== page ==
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Infrastructure, workforce make Slovenia attractive FDI location - State Dept

Author Radomir Ralev
Infrastructure, workforce make Slovenia attractive FDI location - State Dept Source: Slovenian finance ministry

LJUBLJANA (Slovenia), July 23 (SeeNews) - Slovenia is an attractive location for foreign direct investment (FDI) due to its modern infrastructure with access to important EU transport corridors and a highly educated and professional workforce, the U.S. Department of State said.

Other factors like a major port on the Adriatic Sea with access to the Mediterranean, proximity to Central European and Balkan markets, and membership in the Schengen Area, EU, and Eurozone also play in favour of Slovenia as an attractive destination for FDI, the State Department said in its "2021 Investment Climate Statements" report published on its website.

However, Slovenia’s economy is heavily dependent on foreign trade and susceptible to international price and currency fluctuations as well as economic conditions among its major trading partners, due to its small domestic market of just over two million people, the US Department of State said.

"Although the government privatised the country’s first and third largest state-owned banks in 2019 and the fourth one in 2020, roughly 35% of Slovenia's economy remains state-owned or state-controlled, and there is widespread skepticism in some quarters toward privatisation and foreign direct investment, despite general awareness of FDI's importance to economic growth, job creation, and developing new technologies," the US Department of State noted.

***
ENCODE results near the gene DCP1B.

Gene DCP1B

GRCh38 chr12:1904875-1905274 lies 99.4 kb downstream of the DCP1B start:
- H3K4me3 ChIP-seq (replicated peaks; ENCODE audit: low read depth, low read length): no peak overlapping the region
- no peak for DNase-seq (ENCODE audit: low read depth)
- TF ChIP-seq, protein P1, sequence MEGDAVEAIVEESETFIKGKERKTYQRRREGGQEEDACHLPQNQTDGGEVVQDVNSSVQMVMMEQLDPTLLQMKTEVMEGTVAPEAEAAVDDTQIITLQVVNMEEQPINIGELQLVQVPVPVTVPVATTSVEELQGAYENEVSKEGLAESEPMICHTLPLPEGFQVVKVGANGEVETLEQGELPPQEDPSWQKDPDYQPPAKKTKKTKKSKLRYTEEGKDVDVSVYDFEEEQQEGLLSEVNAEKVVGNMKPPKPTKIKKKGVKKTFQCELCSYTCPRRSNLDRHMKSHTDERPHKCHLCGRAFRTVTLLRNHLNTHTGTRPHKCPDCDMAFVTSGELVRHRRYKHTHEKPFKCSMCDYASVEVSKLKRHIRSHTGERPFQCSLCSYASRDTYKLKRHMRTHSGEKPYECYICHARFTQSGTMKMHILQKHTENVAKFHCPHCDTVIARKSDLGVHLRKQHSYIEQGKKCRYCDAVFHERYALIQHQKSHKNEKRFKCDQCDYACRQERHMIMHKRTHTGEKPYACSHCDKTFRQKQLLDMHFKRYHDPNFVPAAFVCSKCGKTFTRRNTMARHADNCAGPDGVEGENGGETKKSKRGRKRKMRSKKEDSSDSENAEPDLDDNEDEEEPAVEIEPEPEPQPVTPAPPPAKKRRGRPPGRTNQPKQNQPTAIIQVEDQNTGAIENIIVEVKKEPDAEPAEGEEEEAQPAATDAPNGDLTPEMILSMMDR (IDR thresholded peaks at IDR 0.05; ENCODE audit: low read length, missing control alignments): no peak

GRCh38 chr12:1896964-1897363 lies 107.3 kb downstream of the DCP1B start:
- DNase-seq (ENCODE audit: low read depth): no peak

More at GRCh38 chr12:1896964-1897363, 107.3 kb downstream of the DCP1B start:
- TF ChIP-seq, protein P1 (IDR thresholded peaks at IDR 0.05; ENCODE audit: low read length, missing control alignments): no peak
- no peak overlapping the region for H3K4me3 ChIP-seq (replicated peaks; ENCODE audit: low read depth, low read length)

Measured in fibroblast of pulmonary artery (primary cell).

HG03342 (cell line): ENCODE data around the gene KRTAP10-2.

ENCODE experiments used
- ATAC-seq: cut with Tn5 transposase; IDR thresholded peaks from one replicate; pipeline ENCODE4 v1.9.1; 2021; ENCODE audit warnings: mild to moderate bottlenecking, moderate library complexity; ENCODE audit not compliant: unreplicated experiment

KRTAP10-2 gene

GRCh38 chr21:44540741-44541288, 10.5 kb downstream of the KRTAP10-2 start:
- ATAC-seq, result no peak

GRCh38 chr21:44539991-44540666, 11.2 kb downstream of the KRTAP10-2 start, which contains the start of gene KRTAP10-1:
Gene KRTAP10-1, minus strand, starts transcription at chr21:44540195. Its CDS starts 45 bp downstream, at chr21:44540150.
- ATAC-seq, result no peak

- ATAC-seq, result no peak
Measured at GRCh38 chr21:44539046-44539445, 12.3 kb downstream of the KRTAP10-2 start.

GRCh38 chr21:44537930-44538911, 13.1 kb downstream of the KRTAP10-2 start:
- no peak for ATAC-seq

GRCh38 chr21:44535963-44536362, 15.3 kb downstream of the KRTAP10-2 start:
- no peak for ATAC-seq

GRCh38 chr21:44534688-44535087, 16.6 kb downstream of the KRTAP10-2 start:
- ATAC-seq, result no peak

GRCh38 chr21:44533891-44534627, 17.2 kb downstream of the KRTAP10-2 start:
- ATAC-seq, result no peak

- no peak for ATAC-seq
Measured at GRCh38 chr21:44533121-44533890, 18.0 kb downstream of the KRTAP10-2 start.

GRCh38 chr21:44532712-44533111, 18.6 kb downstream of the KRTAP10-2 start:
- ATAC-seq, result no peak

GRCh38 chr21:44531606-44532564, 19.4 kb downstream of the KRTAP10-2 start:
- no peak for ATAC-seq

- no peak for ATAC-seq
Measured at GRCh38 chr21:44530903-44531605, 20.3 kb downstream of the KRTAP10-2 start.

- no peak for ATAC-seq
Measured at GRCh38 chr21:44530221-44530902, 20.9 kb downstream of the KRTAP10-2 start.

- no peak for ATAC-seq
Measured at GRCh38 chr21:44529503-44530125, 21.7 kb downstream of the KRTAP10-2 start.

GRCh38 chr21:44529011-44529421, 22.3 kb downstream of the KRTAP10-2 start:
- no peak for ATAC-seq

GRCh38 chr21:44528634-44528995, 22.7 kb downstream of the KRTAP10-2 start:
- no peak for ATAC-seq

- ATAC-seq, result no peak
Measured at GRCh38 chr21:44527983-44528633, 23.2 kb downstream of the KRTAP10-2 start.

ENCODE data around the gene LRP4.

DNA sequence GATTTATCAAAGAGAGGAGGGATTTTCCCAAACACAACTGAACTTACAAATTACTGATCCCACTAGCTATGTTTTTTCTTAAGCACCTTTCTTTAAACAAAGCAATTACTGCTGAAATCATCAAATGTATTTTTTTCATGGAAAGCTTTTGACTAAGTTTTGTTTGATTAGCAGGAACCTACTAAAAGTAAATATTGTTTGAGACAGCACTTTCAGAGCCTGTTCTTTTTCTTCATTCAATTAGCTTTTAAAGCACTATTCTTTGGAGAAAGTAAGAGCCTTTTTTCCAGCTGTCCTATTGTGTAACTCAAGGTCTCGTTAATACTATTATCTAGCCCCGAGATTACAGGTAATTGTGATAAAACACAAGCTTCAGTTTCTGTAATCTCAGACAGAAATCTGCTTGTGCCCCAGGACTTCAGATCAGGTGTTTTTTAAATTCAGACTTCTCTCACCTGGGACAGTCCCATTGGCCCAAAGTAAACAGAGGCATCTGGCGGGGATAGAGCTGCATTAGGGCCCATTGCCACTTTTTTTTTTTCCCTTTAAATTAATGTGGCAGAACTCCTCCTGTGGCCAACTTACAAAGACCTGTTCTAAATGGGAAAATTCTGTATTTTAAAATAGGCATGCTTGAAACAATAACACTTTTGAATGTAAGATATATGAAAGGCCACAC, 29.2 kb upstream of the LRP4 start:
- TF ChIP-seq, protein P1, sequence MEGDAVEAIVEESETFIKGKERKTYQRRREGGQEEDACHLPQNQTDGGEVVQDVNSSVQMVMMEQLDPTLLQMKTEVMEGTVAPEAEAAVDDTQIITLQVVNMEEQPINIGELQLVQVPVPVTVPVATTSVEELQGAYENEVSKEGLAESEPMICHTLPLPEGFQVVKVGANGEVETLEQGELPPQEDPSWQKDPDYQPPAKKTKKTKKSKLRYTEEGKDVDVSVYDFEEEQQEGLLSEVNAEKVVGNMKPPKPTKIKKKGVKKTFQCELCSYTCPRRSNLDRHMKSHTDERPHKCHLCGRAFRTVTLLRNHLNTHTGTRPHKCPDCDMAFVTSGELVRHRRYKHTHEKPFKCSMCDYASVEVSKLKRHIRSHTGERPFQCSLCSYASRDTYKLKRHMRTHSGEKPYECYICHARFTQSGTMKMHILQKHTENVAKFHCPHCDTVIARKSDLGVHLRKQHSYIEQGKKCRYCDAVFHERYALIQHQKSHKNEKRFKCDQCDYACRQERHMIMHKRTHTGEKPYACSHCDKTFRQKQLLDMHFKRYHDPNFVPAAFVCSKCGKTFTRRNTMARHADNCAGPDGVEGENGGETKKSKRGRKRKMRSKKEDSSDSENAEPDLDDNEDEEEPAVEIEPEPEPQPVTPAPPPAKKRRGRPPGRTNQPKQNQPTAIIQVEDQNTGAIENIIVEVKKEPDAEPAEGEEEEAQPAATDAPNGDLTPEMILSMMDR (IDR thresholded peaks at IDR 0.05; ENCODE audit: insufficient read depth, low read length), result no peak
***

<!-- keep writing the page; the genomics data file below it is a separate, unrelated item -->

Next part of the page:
Potential investors in Slovenia may face significant challenges, including a lack of transparency in economic and commercial decision-making, time-consuming bureaucratic procedures, opaque public tender processes, regulatory red tape, and a heavy tax burden for high earners, it added.

The State Departments's Investment Climate Statements provide country-specific information on the business climates of more than 170 countries and economies. They are prepared by economic officers stationed in embassies and posts around the world and analyse a variety of economies that are or could be markets for U.S. businesses of all sizes.